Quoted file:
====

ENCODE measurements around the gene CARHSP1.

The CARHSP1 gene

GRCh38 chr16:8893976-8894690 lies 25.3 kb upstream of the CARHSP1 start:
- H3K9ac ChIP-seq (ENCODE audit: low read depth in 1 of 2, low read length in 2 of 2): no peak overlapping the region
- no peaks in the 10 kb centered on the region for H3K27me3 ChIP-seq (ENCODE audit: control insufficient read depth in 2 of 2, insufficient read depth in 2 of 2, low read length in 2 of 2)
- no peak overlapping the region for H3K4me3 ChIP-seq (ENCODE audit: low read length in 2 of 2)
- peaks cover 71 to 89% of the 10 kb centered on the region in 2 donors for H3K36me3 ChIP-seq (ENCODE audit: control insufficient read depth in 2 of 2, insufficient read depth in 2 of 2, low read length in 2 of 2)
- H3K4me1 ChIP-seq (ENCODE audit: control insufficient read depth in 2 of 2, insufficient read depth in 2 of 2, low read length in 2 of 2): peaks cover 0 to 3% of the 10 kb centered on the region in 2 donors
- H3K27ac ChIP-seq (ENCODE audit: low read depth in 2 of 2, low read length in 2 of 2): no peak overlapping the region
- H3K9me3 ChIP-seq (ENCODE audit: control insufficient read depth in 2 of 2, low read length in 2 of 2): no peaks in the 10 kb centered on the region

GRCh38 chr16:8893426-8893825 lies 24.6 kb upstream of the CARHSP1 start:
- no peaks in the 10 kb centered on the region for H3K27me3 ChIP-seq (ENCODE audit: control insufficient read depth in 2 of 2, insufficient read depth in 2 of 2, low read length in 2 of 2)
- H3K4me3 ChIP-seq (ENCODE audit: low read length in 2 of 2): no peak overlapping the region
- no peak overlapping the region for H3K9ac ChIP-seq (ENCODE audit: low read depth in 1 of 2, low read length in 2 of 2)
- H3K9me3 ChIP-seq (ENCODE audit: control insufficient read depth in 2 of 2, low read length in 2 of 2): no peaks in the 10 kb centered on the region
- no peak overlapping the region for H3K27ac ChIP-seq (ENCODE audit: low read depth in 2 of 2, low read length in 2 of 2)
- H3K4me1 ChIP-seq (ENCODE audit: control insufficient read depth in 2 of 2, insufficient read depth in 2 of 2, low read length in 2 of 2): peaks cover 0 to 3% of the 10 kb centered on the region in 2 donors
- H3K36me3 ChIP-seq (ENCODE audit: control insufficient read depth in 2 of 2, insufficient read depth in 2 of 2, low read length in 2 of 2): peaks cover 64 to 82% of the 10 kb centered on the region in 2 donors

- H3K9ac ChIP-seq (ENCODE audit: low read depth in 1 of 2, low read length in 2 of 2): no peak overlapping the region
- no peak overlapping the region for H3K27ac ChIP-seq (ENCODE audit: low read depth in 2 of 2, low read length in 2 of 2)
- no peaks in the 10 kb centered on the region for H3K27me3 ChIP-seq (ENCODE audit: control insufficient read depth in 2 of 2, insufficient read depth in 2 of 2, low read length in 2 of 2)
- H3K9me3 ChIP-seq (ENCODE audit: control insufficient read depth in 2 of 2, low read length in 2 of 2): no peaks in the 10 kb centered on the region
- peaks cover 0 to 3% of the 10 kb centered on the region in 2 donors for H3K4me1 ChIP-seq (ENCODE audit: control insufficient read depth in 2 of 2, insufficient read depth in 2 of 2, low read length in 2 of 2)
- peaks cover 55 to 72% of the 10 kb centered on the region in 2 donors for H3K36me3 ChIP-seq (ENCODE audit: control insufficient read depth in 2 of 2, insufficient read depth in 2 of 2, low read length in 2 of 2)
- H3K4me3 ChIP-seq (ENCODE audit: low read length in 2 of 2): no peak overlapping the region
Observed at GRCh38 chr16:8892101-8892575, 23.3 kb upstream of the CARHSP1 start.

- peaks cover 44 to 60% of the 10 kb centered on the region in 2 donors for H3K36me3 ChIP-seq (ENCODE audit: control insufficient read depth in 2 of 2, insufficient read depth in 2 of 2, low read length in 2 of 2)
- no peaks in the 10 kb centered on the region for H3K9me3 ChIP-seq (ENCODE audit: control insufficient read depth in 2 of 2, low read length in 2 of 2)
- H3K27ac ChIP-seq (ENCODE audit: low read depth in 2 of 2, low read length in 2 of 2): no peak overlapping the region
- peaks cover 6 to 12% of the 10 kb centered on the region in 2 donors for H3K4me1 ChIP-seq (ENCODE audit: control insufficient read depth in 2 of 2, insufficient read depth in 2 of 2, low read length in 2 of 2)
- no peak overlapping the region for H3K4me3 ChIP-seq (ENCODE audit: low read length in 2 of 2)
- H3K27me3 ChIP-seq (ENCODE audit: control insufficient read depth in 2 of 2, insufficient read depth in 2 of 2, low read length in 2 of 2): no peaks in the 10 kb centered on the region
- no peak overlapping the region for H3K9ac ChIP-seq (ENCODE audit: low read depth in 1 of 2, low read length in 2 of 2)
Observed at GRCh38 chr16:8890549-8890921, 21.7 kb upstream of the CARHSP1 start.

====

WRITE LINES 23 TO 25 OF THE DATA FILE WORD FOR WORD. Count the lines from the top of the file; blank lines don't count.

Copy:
- peaks cover 0 to 3% of the 10 kb centered on the region in 2 donors for H3K4me1 ChIP-seq (ENCODE audit: control insufficient read depth in 2 of 2, insufficient read depth in 2 of 2, low read length in 2 of 2)
- peaks cover 55 to 72% of the 10 kb centered on the region in 2 donors for H3K36me3 ChIP-seq (ENCODE audit: control insufficient read depth in 2 of 2, insufficient read depth in 2 of 2, low read length in 2 of 2)
- H3K4me3 ChIP-seq (ENCODE audit: low read length in 2 of 2): no peak overlapping the region